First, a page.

Kevin DeYoung writes: “If CT is known for one thing it's their penchant for writing favorable reviews of most everyone under the broad label ‘evangelical.’ So why such a condescending piece on one of evangelicalism's most well-known leaders? Why go on the subtle offensive against one who is a defender of so much that Christianity Today was launched fifty years ago to defend? It would have been nice to see the magazine of ‘evangelical conviction’ portray the man who, under God, led the largest denomination's largest seminary back to historic orthodoxy, not as a ‘culture warrior’ wrapped in pseudo-elitist garb, but first and foremost--and I know this sounds crazy--as an evangelical.”

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57 thoughts on “Responses to the CT Cover Story on Mohler”

  1. Truth Unites... and Divides says:

    Thanks for gathering up all these reviews of Worthen’s piece in one place.

  2. If people from all over the spectrum are crying foul, then something probably is. Hopefully, CT’s editors and the author of this piece will improve from these critiques. We’ll see.

  3. robert says:

    Thanks for posting these.

  4. JW says:

    I don’t want to go back and forth over this issue endlessly, but not to put too fine a point on it: All the reviews Justin sites are from a fairly specific point on the spectrum. Here is a more positive take from antoher point on the sprctrum:

    1. Justin Taylor says:

      Dr. Kirk’s post seemed more of a personal reflection and affirmation and didn’t really interact with the history, journalism, specifics, etc.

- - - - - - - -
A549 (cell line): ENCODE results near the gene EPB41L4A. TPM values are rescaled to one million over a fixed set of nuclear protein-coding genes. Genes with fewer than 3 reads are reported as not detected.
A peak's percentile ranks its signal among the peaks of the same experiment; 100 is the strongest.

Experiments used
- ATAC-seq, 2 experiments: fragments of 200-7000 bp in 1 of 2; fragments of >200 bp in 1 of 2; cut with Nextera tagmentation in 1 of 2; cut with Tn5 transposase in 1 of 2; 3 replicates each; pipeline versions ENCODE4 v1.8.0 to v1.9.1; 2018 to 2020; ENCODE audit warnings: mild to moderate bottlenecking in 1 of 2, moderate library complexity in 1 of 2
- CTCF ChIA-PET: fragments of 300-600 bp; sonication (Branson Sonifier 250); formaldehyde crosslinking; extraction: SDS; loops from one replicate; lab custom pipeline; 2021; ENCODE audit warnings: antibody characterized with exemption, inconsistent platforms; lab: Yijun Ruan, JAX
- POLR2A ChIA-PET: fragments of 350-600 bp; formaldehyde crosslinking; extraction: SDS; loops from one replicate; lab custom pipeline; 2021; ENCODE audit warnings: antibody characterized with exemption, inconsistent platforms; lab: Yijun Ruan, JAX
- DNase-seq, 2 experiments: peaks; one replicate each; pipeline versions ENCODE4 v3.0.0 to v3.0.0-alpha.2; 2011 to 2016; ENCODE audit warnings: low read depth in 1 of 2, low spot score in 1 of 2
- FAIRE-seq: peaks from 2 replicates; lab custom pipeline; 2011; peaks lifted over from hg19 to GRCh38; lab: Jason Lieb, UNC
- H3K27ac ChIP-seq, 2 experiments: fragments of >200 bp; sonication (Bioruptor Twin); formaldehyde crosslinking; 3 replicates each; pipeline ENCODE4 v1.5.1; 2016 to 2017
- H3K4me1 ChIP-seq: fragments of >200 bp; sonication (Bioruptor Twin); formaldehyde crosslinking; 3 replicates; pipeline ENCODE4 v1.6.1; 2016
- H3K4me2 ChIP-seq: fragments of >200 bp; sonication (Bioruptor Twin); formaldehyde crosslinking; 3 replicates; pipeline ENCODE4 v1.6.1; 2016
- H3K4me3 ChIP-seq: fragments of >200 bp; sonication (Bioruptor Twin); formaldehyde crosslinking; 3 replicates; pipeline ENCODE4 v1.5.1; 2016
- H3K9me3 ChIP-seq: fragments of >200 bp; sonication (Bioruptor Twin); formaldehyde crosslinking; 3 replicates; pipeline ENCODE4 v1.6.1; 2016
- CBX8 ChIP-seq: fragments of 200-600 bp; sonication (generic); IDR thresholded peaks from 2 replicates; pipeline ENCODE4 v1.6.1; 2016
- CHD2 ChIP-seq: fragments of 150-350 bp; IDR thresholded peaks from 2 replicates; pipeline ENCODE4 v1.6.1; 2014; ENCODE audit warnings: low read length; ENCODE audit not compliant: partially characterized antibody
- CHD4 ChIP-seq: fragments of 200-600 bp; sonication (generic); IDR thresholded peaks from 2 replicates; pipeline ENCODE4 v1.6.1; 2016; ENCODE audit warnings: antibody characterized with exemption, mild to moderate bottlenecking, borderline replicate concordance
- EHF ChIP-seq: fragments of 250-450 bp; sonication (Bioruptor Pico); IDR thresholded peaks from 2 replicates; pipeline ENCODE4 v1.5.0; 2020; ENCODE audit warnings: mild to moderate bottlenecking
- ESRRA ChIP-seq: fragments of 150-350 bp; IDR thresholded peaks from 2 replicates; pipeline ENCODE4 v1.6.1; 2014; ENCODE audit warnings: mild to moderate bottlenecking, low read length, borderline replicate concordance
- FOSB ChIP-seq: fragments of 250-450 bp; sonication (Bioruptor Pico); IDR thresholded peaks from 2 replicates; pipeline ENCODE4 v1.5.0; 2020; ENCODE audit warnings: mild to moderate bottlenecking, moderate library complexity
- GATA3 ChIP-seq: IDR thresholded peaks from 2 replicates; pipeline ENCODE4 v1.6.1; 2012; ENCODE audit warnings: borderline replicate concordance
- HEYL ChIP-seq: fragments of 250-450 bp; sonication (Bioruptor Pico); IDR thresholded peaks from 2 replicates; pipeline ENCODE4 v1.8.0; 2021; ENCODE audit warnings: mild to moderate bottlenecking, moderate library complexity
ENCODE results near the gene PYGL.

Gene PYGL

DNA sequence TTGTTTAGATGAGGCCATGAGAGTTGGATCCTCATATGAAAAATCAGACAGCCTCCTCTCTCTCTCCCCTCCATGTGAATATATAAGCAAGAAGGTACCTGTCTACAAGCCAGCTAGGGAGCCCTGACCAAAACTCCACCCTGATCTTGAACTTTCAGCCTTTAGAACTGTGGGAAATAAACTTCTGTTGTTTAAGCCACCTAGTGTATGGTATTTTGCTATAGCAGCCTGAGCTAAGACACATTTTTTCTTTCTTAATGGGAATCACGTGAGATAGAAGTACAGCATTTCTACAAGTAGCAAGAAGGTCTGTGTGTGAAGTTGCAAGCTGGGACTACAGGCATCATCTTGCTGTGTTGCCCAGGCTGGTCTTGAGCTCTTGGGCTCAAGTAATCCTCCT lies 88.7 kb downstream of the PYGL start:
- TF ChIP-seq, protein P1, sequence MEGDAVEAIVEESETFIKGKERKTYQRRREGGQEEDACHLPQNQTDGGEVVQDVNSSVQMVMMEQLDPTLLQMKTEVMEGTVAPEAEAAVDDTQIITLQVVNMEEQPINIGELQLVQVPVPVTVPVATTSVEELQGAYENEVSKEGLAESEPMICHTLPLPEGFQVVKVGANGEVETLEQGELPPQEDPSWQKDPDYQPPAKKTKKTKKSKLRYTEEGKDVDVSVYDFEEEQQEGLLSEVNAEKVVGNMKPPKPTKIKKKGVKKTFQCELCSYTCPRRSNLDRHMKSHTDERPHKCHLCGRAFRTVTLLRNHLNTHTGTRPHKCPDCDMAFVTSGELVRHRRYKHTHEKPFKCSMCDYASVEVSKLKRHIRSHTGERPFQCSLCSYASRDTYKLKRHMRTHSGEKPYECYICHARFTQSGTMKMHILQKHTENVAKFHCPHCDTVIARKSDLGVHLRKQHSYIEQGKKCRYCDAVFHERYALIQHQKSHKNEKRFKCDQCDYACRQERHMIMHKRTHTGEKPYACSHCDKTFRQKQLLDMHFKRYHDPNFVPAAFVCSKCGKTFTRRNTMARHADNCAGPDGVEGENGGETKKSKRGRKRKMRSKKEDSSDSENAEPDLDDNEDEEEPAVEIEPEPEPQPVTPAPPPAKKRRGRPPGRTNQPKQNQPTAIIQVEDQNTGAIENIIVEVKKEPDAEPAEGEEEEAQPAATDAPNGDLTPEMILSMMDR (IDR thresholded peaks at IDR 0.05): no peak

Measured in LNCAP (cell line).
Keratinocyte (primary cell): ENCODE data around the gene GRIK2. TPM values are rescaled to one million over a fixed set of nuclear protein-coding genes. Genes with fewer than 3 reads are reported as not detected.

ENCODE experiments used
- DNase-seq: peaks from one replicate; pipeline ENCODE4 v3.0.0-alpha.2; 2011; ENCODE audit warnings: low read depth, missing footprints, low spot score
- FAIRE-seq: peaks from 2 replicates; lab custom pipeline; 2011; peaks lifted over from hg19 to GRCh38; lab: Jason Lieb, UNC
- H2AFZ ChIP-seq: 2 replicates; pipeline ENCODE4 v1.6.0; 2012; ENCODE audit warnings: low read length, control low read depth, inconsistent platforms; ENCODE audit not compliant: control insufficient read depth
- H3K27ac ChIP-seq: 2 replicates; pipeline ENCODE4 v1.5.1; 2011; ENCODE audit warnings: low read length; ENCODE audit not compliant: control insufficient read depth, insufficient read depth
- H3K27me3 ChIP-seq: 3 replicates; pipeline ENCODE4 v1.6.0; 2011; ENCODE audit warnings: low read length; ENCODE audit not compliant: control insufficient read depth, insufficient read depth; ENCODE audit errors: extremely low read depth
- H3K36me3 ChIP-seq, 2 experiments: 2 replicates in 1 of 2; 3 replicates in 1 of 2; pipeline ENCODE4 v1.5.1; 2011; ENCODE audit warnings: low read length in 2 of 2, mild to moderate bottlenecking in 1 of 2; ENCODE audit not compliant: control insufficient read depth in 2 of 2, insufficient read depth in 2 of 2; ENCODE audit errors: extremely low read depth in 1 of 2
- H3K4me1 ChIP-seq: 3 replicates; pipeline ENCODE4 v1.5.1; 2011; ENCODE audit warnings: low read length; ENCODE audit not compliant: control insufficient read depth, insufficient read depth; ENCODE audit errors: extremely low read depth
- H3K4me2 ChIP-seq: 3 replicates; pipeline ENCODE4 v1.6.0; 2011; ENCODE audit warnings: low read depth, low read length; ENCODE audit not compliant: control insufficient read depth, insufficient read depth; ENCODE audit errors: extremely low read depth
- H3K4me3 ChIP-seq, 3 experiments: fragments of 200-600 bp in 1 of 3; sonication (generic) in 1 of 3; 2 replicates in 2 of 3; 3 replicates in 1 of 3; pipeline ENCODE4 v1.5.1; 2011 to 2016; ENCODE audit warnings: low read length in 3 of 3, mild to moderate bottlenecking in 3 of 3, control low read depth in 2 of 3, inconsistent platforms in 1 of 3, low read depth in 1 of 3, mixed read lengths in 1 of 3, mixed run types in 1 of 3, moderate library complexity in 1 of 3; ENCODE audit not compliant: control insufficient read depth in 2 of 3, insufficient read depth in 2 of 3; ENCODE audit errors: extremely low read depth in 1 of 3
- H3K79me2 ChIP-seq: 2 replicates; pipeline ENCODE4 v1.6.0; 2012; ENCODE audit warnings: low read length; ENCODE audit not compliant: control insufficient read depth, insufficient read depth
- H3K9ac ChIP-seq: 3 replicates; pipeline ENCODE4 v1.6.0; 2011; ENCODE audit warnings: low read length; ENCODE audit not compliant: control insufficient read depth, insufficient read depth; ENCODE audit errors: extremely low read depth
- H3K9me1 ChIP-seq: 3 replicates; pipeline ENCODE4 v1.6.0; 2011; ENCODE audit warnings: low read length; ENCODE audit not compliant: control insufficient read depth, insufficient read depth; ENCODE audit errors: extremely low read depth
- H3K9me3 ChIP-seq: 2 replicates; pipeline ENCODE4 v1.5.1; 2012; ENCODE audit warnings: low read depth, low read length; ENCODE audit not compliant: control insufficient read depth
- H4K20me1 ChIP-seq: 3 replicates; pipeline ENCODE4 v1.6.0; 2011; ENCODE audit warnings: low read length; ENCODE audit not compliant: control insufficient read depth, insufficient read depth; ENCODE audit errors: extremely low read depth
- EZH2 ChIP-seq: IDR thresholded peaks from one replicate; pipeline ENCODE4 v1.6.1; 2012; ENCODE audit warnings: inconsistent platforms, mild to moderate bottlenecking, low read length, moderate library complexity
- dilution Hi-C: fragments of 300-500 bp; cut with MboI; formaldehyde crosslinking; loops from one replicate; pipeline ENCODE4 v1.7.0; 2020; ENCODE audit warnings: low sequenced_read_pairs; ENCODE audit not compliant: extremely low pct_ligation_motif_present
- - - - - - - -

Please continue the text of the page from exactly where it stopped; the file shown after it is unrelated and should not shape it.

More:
5. Rich Maurer says:

    Hold on!
    Don’t you think Trevin’s and Kevin’s dredging up of CT history and Carl Henry was a bit below the belt? :-)

  6. Steve McCoy says:

    I’ve been waiting for someone to start collecting responses so I wouldn’t have to go looking. Thanks JT.

  7. CG says:

    Molly Worthen simply follows the current journalism trend of writing in a slightly-condescending way in order to cultivate a rapport with the reader. It’s cheap, yet effective, writing. Remember her NY Times profile of Mark Driscoll back in Jan 09?

    In addition, Worthen has a sloppy and careless approach to her subject. For example, in the CT piece, she repeatedly uses the term “fundamentalist” – sometimes inside quotation marks, sometimes without. And yet, the AP stylebook itself considers the label to have “pejorative connotations” and specifically advises journalists, “In general, do not use fundamentalist unless a group applies the word to itself.” So either Worthen didn’t consult the stylebook, or didn’t care.

    As a counter-example, Ann Rodgers (religion writer for Pittsburgh Post-Gazette) is a far superior journalist, in my opinion, because she reports the facts, explains where controversies lie, and doesn’t let her own opinions (whatever they may be) shine through. She’s also extremely cautious with labels and terminology.

    1. CG says:

      Also, every time a journalist uses the generic phrase “critics say” or some variant thereof, they’re actually saying “here’s what I think.”

      Worthen herself uses the phrase several times. This isn’t national security. If the critics have names, use them, otherwise we can reasonably assume that the critic is you.

      1. Greg Long says:

        CG, that is a great comment. “This isn’t national security…” LOL